Following a brilliant 7-under 65 by Kennesaw State signee Takafumi Shimoji in the first round of the Yamaha Atlanta Open at Pinetree Country Club, there was a 4-stroke gap between the leader and a trio of players tied for second at 69.
There were about 30 players within five strokes of second place, but that still left seven to nine shots to make up for those who scored between 72 and 74 in the first round.
Shimoji, one of the state’s top junior golfers, was a late entrant into the field at the request of Kennesaw State coach Bryant Odom, and did not have much experience playing competitively in non-junior events, let along playing from the lead in the final round
After what he described as “a miracle” effort the first day, which included nine birdies and an eagle, Shimoji unsurprisingly was a little more mortal in the final round. He did not play badly, but on a demanding layout like Pinetree’s, being just a little off can result in a score in the mid-70s.
A final round 76 by the tournament leader left the door open for players as far back as nine strokes at the start of the day with a chance to win, and several players made strong runs at victory.
With a final round of 68, Coastal Georgia golfer Eli Scott came from back in the pack to finish at 4-under 140 and win one of the state’s oldest and most prestigious titles, edging out Shimoji and three other golfers by one shot.
Robby Bruns, an assistant pro at Augusta National, fired a final round 67, the low score of the day, to share second at 141 and earn low pro honors and the first place check of $3,800. Also tying for second was Justin Kim of Rome, a member of the golf team at Kennesaw State, Marietta mid-amateur Matthew Hayes and Shimoji.
Bruns made a big run in the middle of the final round with four straight birdies beginning on the eighth hole, but made only one more birdie the rest of way on the short, par-5 16th. His 74 in the first round included a costly double bogey on his final hole, the difficult par-4 18th.
Like Bruns, Kim did not have a bogey on his scorecard the final day, shooting 4-under 68, but was unable to birdie the vulnerable 16th. He opened with a 73 with 9-hole scores of 41-32. He made a double bogey on the short par-4 fifth and a triple bogey on the reachable par-5 ninth, but rebounded with six birdies on the back nine against two bogeys, with only one par on the incoming nine.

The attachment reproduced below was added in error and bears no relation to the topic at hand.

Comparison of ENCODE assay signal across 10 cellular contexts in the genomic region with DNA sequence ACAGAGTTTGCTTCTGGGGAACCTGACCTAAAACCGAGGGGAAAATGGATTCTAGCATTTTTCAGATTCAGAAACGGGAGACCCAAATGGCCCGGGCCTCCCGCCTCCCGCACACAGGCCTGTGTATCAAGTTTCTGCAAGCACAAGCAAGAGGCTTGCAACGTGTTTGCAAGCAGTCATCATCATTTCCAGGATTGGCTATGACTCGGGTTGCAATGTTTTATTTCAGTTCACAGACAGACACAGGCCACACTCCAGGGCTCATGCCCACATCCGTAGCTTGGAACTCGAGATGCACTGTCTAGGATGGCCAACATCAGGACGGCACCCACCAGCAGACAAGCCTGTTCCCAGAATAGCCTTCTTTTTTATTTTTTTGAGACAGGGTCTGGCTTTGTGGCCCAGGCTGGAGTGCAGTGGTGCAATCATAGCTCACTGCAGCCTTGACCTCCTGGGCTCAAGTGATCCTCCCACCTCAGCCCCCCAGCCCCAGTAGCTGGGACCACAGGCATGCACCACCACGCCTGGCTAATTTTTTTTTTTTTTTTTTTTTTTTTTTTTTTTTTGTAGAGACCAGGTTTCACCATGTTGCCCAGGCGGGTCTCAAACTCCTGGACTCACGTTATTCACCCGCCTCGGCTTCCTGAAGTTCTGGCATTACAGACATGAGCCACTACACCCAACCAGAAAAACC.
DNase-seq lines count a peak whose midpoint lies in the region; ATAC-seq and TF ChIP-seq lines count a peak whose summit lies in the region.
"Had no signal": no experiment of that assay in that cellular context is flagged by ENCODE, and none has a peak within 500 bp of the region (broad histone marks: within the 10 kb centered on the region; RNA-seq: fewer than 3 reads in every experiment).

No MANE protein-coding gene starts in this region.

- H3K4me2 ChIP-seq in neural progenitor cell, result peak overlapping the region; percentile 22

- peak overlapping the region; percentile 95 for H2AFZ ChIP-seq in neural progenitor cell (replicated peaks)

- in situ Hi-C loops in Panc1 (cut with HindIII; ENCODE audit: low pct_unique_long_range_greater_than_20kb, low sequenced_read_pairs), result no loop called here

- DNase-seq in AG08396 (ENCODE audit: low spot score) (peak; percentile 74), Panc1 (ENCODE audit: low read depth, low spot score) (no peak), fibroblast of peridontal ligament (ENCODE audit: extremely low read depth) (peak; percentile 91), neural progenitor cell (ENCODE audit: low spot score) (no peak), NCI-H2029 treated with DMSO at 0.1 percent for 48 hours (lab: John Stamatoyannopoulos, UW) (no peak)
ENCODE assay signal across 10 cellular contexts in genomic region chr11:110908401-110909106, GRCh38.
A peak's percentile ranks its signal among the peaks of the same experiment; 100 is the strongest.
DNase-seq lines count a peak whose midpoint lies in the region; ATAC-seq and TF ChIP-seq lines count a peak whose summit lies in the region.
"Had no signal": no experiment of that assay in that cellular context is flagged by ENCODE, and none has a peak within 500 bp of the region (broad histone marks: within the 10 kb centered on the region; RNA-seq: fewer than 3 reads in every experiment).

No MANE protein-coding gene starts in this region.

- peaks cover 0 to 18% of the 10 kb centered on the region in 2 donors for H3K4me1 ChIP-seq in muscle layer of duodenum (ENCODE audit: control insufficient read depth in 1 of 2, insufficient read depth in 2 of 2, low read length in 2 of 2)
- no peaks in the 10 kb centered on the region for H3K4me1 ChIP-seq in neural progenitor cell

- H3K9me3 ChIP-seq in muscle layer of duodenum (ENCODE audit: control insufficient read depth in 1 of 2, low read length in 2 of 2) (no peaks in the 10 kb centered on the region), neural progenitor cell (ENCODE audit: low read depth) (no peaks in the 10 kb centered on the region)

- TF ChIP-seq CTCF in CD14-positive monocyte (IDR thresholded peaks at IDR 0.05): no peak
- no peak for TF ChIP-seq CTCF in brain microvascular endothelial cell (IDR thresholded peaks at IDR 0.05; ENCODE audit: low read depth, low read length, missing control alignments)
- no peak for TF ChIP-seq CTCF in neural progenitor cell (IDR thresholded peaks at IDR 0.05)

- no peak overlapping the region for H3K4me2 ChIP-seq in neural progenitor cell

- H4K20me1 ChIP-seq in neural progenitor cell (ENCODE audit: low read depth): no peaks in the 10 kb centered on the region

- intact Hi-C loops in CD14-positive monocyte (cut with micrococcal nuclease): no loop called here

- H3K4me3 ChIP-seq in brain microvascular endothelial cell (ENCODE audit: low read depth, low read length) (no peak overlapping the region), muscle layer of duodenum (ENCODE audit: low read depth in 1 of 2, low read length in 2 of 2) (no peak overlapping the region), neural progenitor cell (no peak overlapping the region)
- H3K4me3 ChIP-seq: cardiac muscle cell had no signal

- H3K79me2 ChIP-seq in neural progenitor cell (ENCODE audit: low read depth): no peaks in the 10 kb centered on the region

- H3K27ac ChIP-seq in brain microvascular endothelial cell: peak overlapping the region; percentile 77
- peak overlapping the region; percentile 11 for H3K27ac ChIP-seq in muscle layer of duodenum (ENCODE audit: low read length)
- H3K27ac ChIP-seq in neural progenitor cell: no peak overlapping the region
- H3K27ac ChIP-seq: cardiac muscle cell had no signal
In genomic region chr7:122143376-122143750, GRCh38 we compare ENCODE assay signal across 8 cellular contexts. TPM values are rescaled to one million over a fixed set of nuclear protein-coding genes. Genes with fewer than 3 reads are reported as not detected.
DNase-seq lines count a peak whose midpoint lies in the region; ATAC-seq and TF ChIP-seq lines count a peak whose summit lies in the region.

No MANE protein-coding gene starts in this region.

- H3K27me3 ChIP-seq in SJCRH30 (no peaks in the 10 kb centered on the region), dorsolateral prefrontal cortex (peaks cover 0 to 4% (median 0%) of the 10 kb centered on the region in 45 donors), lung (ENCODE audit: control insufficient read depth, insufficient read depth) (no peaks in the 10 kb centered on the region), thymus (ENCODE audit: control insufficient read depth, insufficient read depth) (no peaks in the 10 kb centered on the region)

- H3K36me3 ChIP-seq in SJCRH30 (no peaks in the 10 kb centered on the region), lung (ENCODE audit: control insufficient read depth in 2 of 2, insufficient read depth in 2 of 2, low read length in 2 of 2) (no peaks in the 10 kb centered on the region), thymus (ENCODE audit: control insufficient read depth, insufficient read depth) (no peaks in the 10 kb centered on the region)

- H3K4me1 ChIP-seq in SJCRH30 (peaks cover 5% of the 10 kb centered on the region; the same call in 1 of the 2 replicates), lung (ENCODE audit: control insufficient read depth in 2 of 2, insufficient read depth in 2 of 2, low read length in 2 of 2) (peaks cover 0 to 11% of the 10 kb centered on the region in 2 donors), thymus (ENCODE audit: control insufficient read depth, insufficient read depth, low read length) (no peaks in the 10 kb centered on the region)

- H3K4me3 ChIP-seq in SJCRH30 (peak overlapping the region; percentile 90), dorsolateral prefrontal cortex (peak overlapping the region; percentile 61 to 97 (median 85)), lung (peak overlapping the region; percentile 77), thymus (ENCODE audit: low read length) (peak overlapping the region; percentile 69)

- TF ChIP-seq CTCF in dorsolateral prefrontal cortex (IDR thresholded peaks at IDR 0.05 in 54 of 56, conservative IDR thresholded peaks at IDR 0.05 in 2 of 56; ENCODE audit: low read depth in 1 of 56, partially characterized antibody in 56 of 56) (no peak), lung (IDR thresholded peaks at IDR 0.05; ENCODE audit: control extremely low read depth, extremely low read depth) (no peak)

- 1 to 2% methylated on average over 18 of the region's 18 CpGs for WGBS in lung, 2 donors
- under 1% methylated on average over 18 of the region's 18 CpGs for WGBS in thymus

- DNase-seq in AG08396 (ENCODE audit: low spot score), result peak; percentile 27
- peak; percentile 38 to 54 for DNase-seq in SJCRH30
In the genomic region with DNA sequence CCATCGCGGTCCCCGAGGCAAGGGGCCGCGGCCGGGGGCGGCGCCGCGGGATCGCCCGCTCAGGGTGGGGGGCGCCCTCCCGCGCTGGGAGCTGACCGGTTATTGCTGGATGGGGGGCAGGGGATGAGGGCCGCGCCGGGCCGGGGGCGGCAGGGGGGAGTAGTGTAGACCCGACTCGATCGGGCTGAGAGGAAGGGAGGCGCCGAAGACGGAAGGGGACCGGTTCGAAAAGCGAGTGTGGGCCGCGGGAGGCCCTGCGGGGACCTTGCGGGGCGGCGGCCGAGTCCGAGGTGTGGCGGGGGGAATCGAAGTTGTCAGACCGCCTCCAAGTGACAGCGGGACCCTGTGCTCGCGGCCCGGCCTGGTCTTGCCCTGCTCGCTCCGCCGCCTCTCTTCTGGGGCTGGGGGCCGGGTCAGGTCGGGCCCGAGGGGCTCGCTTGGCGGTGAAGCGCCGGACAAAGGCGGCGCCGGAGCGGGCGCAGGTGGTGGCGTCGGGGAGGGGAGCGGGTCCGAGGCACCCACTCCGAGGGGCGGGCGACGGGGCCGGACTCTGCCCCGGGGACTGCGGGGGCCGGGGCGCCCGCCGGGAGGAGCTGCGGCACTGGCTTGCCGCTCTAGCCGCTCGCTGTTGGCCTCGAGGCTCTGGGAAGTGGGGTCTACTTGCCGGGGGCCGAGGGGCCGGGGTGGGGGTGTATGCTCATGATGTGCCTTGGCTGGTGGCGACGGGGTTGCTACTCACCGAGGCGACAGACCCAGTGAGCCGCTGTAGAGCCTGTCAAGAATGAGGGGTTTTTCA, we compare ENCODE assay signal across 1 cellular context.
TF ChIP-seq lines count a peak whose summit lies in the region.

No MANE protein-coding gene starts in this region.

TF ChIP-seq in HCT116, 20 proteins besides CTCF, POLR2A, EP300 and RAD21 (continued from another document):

Hayes, who played in college at Furman and won last year’s GSGA Match Play Championship, got to 4-under for the tournament with a birdie at the par-5 11th and had the outright lead on the back nine. But his only bogey of the day at the par-4 15th, one of Pinetree’s tougher holes, cost him a spot in the playoff. He also failed to birdie the 16th and closed with a 70 after a first round 71.
The other serious contender the final day was Achasta assistant Matt Elliott, coming off a win in the Georgia PGA season opener a few weeks earlier at Chattahoochee GC. Elliott finished sixth overall and second among the pros with scores of 70-72—142, closing within a shot of Scott’s lead in the clubhouse with birdies at 16 and 17 before finishing with a bogey at the 18th. He took home second place money of $2,600.
Scott was seven shots off Shimoji’s lead after an opening 72 that including 16 pars, a lone bogey on the par-4 13th and his only birdie of the day on his final hole – the par-5 ninth. After his only bogey of the final round at the lengthy par-3 fourth, Scott moved into contention with birdies at 5 and 9, two of Pinetree’s better scoring opportunities, and reached both back-9 par 5s (11 and 16) in two for a pair of 2-putt birdies.
That got him to 3-under for the tournament, and he followed with what he described as “my best shot of the day, an 8-iron right the flag.” Scott’s tee shot left him inside three feet for birdie and when he holed that putt and a clutch putt of around 7 feet for par at 18, he was in the clubhouse at 4-under, a score no other player could match.
“I had no idea,” Scott said the par putt at 18 that gave him the victory. “I knew I was around the lead, but it probably helped” that he didn’t know that putt was for an outright win. “If I knew what it was for, it would have been a lot tougher.”
Scott played well for two days, but did not hole a lot of putts other than a pair of 10-footers for birdie on the front nine in Wednesday’s final round. After his birdie at 11, he found out he was only two shots off the lead, and moved in front with his back-to-back birdies at 16 and 17.
Winning the Atlanta Open, which includes some of the state’s most prominent names in golf among its past champions, “is definitely an honor,” Scott said. “It’s great to have my name up there with those big names.”
Scott, who is from Hartwell in the northeast portion of the state, said the Georgia PGA Junior Tour “got me started in golf,” and was proud to add one of the organization’s biggest events to his resume. His biggest previous win came during his recent freshman season at Coastal Georgia, where he won one of the top tournaments at the NAIA level in Las Vegas.